Another factor having a negative impact on CompSci numbers is the teaching of ICT in schools, which Harle said is giving school kids the wrong idea of what computer science is.
"[ICT] doesn't feed into what we do - it's not that relevant to us in any way - but all the kids have the perception that it is," noted Harle. "It's giving people a very narrow view of what computer science is... It's not about Word, it's not about Excel, we don't teach anything like that but of course in their IT courses that's pretty much what happens."
Harle is not the only industry professional to criticise the negative impact of ICT classes in recent years. Earlier this year the BCS dubbed ICT "boring" and blamed it for turning young people off IT careers. "There's no excitement for them - there's nothing to excite that spark [about computer science if they associate it with ICT]," Harle added. "They don't associate it with maths which is frankly what we look for most. And loads of them want to study maths or sciences at degree level."
One student recruitment initiative the Computer Laboratory has experimented with recently involved handing out a flat-pack 3D puzzle during a regional conference for young people. They are then encouraged to assemble it into a cube - luring them into a presentation about the subject in the process. The puzzle proved to be a success - doubling the usual presentation audience and boosting the number of female attendees as well.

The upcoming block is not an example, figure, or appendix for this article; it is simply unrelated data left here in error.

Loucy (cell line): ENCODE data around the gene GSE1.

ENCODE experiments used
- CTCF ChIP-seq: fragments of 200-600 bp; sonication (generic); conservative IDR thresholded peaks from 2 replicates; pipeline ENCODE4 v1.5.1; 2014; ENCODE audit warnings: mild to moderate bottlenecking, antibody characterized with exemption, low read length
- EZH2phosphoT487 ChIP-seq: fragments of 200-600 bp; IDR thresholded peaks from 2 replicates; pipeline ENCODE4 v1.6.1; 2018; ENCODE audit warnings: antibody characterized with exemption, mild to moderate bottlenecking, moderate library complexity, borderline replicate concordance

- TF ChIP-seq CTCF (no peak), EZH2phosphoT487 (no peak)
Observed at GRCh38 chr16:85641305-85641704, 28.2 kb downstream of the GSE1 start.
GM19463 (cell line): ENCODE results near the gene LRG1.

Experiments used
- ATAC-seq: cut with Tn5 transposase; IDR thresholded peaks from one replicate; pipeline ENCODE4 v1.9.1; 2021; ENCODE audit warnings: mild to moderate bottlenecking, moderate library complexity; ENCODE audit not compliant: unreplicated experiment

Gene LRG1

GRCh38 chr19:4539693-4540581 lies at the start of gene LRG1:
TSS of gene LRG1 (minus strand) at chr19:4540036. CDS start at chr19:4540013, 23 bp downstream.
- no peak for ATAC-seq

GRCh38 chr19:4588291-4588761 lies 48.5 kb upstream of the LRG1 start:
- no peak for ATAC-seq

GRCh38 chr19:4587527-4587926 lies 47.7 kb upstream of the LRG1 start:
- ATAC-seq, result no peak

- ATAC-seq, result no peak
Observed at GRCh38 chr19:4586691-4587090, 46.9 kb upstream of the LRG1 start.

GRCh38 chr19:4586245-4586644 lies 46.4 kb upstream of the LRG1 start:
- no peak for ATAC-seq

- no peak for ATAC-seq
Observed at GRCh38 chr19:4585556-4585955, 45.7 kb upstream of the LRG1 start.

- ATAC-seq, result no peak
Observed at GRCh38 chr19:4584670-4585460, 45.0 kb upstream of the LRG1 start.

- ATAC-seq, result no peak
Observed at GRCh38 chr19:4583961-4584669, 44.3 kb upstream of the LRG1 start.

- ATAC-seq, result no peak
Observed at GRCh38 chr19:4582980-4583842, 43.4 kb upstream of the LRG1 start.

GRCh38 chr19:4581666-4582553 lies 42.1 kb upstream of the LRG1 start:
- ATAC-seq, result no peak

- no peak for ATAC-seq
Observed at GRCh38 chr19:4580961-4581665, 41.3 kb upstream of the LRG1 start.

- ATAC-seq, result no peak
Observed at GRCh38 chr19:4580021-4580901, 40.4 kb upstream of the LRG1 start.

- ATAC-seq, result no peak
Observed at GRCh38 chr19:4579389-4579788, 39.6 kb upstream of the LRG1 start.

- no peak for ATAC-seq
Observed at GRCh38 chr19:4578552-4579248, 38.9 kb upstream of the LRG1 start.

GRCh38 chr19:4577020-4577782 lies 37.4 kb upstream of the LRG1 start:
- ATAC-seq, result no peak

"It was a bit of revelation," Harle told silicon.com. "They were actually stopping us and saying 'yeah I can do this but what's the point? Why did I have to do this for computer science?' And they were really shocked when they were told that is computer science. Solving puzzles is what computer scientists do. We're interested in people who think logically."
He added: "That's really our goal - to get students to the point where they give it a chance, they ask what is it?"
Asked about the traditional tug of war between academia and the IT industry when it comes to the teaching of tech skills - with industry often complaining computer science graduates don't have the skills businesses need, Harle said: "It is probably true that we could give [our students] more practical skills but if we did that in our three-year course it would come at the cost of teaching them core things that will apply in the future so we tend not to do that.
"We are trying to teach people fundamental skills that are [programming] language agnostic - so they don't just learn to programme in Java, for example, they learn to programme full-stop and they can just take up a language whenever they choose."
However he added the Computer Laboratory would be introducing a fourth year to its computer science degree next year which would "probably" have a more practical element to it.
The University's computer science graduates find their way into a range of industries, according to Harle, with the lion's share (52 per cent) going into the IT sector; around a fifth (15 to 20 per cent) into the banking sector; around 15 per cent going into research; some 10 per cent going into manufacturing; and another 10 per cent to management consultancy. Teaching, public service and media are other areas where its grads end up. "There's quite a diverse range," he said.